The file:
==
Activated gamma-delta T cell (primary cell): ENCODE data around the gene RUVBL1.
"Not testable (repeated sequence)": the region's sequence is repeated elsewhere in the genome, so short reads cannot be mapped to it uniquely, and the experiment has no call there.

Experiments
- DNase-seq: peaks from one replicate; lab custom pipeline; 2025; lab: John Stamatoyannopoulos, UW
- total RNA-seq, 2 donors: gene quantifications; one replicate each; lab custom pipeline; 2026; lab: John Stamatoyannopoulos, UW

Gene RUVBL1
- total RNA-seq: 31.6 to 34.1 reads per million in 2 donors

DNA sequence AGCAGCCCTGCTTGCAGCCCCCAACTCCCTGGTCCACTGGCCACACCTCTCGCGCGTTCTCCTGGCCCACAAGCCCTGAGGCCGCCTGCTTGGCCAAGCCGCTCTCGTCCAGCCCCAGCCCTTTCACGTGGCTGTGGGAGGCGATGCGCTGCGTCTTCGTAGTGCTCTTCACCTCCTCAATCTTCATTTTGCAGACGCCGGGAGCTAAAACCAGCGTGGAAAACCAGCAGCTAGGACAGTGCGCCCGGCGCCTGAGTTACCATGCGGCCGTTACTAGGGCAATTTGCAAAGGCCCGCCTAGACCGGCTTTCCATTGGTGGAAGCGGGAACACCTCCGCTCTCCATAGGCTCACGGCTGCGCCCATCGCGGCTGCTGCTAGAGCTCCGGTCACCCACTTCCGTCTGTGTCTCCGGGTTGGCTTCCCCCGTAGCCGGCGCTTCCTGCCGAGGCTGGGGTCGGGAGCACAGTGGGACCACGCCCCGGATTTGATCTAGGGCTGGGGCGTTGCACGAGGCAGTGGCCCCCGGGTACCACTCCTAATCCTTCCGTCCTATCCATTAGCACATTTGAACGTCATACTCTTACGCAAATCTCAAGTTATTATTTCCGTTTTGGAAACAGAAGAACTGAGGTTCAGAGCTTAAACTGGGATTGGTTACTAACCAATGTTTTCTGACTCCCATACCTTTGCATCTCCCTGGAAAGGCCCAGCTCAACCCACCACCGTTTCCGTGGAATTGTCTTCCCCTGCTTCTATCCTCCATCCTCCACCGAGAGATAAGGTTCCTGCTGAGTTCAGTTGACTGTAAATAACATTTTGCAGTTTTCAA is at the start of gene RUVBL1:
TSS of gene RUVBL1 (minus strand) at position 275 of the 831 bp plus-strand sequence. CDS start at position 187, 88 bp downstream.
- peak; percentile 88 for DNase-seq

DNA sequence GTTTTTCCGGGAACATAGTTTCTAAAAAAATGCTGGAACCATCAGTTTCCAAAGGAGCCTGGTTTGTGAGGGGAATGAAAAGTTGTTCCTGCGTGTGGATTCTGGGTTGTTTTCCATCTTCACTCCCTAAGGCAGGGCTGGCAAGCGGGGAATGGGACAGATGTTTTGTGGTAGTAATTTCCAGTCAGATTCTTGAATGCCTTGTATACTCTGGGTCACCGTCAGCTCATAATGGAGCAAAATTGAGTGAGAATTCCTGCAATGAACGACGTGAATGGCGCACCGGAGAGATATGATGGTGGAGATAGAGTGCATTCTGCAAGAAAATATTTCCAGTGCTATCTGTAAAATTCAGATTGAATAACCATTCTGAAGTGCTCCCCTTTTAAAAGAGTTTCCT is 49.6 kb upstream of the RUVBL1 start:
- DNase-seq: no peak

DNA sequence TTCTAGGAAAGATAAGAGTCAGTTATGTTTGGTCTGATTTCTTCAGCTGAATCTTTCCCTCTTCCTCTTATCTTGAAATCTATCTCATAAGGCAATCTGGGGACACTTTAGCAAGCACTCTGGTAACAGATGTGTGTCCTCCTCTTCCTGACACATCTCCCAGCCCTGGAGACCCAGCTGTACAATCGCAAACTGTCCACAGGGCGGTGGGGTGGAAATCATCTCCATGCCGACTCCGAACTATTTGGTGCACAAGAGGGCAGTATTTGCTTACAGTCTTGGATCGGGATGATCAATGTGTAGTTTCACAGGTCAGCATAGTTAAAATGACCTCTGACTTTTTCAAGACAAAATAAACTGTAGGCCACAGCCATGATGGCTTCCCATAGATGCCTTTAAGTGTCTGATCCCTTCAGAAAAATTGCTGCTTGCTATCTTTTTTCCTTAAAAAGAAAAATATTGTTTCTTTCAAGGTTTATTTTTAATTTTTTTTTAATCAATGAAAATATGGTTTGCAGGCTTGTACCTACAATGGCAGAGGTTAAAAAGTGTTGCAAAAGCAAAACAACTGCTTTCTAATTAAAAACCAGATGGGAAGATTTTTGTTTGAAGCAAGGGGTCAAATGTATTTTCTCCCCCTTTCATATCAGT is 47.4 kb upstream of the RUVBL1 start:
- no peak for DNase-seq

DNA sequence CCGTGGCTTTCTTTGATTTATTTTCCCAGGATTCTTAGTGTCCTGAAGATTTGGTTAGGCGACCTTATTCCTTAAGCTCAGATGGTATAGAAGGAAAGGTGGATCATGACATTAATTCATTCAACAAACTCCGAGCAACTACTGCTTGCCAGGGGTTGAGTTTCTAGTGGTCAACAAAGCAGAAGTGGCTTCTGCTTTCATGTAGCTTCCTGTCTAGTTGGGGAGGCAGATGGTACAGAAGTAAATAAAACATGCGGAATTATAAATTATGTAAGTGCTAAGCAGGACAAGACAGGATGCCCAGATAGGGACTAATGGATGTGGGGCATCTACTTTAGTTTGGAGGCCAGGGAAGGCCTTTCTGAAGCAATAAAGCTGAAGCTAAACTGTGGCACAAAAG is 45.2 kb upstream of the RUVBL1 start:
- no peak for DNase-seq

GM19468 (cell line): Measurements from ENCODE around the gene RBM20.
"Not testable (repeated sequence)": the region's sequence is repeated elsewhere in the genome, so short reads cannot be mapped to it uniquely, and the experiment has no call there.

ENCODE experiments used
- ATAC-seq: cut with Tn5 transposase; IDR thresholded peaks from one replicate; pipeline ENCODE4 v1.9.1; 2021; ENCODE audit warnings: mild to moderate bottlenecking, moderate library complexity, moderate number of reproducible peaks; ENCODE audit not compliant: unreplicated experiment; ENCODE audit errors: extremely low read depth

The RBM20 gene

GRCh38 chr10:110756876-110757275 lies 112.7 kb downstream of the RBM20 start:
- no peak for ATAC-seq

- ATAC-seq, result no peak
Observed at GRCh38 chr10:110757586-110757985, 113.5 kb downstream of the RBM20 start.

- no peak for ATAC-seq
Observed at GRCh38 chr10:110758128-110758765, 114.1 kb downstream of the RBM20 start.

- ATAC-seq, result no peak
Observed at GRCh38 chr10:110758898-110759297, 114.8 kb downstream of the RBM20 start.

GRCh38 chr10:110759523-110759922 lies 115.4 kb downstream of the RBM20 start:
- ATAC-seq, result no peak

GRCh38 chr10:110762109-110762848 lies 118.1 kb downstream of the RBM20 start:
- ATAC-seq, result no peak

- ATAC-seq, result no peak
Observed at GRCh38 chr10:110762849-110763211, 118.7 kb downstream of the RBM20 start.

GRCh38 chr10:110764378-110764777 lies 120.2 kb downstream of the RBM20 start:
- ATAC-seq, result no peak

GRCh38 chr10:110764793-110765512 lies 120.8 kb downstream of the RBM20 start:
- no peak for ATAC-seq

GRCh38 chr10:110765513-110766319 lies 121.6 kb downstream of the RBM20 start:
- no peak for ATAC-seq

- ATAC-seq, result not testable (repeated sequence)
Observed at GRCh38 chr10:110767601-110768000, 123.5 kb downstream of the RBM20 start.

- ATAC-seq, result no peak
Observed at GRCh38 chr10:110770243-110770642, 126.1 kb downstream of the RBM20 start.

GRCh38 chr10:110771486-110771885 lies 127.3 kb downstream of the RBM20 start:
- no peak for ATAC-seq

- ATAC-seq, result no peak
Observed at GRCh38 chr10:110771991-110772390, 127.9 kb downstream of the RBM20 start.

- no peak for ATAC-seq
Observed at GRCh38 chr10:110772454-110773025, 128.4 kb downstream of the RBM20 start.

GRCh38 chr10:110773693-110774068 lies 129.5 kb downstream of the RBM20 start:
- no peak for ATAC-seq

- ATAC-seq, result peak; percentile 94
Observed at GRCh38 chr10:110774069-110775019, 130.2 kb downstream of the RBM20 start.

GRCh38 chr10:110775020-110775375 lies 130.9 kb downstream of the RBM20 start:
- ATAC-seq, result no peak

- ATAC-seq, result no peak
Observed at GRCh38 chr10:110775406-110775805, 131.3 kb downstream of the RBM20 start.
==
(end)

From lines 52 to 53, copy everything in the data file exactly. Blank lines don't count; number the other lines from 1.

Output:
GRCh38 chr10:110773693-110774068 lies 129.5 kb downstream of the RBM20 start:
- no peak for ATAC-seq